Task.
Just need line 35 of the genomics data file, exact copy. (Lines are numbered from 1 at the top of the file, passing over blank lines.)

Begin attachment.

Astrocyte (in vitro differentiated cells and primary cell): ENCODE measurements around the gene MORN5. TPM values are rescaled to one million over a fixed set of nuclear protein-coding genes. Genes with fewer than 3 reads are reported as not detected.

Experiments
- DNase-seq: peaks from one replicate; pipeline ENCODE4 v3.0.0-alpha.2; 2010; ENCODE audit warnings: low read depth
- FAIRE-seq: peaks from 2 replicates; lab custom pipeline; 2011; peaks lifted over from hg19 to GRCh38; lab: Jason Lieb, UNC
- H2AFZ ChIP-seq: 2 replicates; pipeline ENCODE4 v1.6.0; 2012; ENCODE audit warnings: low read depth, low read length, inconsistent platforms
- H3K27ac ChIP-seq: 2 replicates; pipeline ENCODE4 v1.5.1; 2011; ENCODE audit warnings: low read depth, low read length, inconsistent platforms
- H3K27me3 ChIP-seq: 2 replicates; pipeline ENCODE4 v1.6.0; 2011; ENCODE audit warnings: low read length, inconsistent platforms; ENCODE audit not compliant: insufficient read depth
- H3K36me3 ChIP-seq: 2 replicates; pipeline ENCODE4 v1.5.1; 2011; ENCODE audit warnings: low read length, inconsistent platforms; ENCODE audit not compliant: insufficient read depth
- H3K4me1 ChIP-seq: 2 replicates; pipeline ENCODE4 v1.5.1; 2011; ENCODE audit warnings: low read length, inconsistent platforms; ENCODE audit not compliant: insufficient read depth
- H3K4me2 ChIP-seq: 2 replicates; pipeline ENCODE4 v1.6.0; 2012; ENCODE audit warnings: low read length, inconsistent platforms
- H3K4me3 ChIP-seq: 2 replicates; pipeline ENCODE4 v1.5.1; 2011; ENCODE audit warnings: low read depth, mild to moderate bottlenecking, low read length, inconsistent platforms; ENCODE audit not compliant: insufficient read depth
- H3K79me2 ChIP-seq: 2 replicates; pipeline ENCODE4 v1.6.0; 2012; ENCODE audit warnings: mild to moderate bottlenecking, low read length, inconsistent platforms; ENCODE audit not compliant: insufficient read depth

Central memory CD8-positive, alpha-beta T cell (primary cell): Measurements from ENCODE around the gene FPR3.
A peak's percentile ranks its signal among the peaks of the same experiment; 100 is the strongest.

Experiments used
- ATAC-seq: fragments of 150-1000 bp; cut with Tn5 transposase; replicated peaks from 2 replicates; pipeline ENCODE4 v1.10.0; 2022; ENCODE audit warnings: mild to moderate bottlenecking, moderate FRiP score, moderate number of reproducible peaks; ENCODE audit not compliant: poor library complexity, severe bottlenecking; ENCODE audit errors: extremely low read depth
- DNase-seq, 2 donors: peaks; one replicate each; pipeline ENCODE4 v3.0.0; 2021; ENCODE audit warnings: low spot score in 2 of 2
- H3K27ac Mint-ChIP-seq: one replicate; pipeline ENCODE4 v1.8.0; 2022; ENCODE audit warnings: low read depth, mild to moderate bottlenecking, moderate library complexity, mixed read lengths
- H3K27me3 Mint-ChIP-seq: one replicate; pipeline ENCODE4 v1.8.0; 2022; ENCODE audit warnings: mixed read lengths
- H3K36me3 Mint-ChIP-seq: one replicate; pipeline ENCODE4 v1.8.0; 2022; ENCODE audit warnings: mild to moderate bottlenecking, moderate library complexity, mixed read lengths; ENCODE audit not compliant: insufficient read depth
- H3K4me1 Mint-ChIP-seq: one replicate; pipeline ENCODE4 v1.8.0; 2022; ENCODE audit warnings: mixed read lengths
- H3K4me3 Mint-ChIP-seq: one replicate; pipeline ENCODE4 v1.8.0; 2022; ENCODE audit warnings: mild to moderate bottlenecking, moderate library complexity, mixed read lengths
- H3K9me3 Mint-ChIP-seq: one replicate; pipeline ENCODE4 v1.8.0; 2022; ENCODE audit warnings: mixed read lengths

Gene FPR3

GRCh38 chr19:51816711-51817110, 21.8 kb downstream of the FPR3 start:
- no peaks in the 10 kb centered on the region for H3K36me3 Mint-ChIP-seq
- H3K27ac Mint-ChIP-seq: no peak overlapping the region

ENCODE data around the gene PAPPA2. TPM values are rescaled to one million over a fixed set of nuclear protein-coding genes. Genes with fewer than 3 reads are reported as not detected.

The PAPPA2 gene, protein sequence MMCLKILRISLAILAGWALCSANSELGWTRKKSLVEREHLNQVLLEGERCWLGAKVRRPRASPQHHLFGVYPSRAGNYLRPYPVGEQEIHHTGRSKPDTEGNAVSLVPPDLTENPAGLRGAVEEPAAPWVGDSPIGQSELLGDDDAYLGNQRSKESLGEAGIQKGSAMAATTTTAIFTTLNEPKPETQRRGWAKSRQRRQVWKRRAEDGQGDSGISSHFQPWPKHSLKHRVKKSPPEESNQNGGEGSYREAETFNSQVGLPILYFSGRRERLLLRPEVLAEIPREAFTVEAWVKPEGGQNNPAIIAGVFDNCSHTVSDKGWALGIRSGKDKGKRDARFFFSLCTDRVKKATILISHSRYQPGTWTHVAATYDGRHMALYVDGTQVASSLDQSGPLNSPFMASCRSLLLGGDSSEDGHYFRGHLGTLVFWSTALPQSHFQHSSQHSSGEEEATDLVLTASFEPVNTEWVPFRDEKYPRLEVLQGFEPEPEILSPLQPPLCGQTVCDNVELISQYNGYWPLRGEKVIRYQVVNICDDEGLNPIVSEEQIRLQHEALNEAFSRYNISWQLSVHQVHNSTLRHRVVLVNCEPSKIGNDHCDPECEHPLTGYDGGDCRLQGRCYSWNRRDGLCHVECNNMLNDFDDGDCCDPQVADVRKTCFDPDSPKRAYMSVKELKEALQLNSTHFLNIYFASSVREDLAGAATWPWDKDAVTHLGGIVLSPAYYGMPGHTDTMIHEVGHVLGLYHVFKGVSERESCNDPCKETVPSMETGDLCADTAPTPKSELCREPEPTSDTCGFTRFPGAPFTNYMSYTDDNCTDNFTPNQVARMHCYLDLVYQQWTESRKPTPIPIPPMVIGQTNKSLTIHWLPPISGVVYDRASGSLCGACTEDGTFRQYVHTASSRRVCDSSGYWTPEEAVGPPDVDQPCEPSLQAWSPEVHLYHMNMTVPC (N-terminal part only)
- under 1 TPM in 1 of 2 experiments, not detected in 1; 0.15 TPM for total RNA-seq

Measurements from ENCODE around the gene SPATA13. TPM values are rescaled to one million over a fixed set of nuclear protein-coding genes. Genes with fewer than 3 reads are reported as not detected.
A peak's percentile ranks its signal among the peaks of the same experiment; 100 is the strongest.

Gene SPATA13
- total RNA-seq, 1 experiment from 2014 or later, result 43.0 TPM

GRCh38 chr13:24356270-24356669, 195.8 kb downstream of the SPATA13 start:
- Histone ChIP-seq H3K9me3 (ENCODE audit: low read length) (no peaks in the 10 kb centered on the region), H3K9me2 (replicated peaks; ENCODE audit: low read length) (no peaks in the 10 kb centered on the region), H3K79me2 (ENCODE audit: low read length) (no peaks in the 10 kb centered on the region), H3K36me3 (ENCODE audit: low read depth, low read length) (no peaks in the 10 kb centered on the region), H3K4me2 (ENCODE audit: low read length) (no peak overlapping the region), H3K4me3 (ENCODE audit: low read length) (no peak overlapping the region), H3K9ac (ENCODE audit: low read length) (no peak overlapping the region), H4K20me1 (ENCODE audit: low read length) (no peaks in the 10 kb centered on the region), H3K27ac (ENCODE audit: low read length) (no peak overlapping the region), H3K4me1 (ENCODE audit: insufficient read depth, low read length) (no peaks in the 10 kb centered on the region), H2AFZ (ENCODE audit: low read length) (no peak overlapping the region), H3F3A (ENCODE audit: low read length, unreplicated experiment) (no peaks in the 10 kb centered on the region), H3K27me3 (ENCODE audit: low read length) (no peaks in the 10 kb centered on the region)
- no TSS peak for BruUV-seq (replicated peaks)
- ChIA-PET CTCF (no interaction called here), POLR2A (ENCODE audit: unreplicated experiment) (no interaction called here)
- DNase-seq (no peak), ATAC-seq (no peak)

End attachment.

GRCh38 chr13:24356270-24356669, 195.8 kb downstream of the SPATA13 start: